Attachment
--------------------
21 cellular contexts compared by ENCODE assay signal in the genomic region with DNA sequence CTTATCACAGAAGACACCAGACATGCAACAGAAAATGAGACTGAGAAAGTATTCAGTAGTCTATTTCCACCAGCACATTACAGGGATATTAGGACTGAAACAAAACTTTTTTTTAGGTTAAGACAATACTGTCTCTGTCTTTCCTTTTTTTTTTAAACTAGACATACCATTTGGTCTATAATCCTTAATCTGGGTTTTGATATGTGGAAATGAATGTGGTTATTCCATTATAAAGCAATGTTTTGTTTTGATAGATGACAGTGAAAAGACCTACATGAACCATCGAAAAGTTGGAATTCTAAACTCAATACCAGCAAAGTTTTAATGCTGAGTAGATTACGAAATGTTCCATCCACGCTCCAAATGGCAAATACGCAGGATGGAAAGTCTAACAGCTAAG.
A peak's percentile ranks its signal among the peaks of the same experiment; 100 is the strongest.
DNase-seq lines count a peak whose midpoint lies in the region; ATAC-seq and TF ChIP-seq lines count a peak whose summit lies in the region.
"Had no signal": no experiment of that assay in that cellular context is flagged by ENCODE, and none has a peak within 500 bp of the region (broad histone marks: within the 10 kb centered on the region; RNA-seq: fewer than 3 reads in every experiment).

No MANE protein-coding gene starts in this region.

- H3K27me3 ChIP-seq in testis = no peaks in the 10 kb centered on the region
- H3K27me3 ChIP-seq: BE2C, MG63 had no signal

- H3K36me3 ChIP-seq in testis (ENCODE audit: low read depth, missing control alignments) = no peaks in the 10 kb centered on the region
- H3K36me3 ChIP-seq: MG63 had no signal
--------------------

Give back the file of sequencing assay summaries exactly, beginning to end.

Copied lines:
21 cellular contexts compared by ENCODE assay signal in the genomic region with DNA sequence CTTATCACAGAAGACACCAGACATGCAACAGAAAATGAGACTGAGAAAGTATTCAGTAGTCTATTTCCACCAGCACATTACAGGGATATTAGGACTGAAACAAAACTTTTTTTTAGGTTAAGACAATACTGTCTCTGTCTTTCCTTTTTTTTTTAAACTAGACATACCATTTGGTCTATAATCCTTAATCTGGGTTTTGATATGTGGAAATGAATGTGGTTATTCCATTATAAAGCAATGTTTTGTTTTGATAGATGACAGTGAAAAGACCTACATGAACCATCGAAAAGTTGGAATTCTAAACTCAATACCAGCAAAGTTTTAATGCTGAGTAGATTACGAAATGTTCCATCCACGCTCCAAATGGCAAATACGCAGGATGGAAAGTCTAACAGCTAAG.
A peak's percentile ranks its signal among the peaks of the same experiment; 100 is the strongest.
DNase-seq lines count a peak whose midpoint lies in the region; ATAC-seq and TF ChIP-seq lines count a peak whose summit lies in the region.
"Had no signal": no experiment of that assay in that cellular context is flagged by ENCODE, and none has a peak within 500 bp of the region (broad histone marks: within the 10 kb centered on the region; RNA-seq: fewer than 3 reads in every experiment).

No MANE protein-coding gene starts in this region.

- H3K27me3 ChIP-seq in testis = no peaks in the 10 kb centered on the region
- H3K27me3 ChIP-seq: BE2C, MG63 had no signal

- H3K36me3 ChIP-seq in testis (ENCODE audit: low read depth, missing control alignments) = no peaks in the 10 kb centered on the region
- H3K36me3 ChIP-seq: MG63 had no signal